And here comes equity curves (y-axis to depict appreciation/depreciation of $ 1 invested in strategy, or /100 return in % in time):

 
 

With the traditional performance table:

So, if you plan to trade around the BTC futures expiration, you should consider the days around the expiration (Thursday and the weekend afterward + Monday) and avoid the expiration day itself. This pattern is similar to the Option Expiration Week strategy in stock indexes.

Conclusion & Ending

Unfortunately, we only have a relatively short sample (four plus three years circa) for our analysis, but data suggests that BTC futures expiration impacts BTC spot prices and BITO ETF. But our research doesn’t end here. Surely, the introduction of the BTC spot ETFs can and probably would impact the price action. We definitely plan to revisit this research after more data are available and analyze the impact of the BTC spot ETFs. Should the price action become even more apparent or disappear completely? Time will tell.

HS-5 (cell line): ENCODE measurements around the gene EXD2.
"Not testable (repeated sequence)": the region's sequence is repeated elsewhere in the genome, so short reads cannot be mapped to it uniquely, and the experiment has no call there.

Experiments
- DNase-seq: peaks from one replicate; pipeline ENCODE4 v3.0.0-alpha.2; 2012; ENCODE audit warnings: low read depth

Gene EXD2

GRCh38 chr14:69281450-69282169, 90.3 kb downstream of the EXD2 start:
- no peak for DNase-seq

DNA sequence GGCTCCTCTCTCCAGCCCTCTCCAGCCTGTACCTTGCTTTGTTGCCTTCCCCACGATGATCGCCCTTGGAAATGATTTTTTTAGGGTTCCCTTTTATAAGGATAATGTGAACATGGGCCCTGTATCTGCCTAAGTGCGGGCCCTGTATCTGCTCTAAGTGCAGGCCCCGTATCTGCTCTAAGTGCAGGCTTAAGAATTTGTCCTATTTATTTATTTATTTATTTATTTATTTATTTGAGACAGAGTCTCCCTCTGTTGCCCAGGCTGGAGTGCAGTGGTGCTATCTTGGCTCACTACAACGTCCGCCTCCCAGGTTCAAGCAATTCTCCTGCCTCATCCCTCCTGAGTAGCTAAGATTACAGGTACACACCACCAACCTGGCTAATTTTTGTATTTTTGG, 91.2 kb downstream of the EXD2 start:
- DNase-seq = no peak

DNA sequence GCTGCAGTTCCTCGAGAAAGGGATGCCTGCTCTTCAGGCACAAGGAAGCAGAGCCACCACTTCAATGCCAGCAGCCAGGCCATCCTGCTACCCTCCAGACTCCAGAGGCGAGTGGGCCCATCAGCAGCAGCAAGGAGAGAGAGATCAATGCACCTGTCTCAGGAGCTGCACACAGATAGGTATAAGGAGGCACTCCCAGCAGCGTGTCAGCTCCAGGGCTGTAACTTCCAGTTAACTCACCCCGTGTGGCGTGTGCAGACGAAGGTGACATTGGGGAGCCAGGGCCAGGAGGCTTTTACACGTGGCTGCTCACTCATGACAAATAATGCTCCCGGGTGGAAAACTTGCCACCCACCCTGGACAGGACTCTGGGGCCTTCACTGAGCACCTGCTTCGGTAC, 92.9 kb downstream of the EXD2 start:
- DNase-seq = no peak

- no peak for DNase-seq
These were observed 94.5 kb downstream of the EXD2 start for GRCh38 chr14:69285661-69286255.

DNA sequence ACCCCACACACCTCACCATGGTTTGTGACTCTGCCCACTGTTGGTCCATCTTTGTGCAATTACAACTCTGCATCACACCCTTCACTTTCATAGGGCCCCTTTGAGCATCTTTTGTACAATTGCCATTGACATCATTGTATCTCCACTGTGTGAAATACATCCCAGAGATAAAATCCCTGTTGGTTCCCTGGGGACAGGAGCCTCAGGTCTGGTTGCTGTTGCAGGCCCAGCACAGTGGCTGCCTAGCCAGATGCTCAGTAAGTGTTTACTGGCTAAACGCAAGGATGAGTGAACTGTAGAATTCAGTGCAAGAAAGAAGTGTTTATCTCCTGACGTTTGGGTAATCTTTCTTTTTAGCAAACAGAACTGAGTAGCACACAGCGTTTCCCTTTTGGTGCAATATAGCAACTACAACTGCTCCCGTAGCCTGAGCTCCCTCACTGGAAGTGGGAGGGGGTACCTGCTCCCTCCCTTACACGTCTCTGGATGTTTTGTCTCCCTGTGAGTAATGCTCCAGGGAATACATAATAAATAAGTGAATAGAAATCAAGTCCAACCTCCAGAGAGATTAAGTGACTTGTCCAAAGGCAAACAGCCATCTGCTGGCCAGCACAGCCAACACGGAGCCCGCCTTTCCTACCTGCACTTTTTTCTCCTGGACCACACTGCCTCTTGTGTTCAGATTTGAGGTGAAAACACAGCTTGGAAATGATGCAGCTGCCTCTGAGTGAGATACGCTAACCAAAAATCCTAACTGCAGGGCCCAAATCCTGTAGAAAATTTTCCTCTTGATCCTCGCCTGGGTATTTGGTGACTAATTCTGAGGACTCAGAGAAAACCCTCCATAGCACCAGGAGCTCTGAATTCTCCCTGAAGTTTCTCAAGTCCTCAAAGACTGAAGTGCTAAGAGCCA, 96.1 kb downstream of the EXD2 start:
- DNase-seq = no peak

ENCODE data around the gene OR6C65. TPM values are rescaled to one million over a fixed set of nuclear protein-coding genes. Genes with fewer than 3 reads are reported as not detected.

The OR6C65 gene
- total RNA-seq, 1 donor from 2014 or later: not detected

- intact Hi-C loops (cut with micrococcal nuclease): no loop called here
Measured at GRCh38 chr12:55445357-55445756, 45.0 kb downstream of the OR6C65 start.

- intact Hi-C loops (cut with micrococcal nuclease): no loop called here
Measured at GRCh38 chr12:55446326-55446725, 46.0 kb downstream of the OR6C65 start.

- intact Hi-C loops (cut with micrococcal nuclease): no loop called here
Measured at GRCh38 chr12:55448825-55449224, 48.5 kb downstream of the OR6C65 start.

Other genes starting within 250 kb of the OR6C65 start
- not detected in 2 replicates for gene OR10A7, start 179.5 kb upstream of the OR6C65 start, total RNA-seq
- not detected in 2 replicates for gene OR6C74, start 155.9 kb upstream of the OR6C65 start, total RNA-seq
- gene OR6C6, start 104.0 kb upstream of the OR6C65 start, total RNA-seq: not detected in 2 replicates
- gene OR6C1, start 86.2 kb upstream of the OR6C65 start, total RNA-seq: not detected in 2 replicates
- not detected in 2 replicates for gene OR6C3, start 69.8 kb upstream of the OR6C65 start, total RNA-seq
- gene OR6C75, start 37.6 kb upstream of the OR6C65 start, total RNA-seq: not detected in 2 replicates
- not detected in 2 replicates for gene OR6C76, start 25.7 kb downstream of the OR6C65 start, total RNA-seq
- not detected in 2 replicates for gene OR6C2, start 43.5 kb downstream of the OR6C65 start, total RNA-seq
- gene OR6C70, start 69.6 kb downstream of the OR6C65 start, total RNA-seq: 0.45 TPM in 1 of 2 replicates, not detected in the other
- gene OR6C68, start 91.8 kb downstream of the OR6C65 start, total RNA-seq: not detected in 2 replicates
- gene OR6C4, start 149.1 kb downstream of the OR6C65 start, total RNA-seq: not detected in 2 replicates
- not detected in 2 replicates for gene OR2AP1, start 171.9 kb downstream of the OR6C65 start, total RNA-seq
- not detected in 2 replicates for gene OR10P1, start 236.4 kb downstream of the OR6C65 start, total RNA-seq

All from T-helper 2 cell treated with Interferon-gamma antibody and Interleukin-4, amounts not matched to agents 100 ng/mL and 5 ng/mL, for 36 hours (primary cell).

Author: Cyril Dujava, Quant Analyst, Quantpedia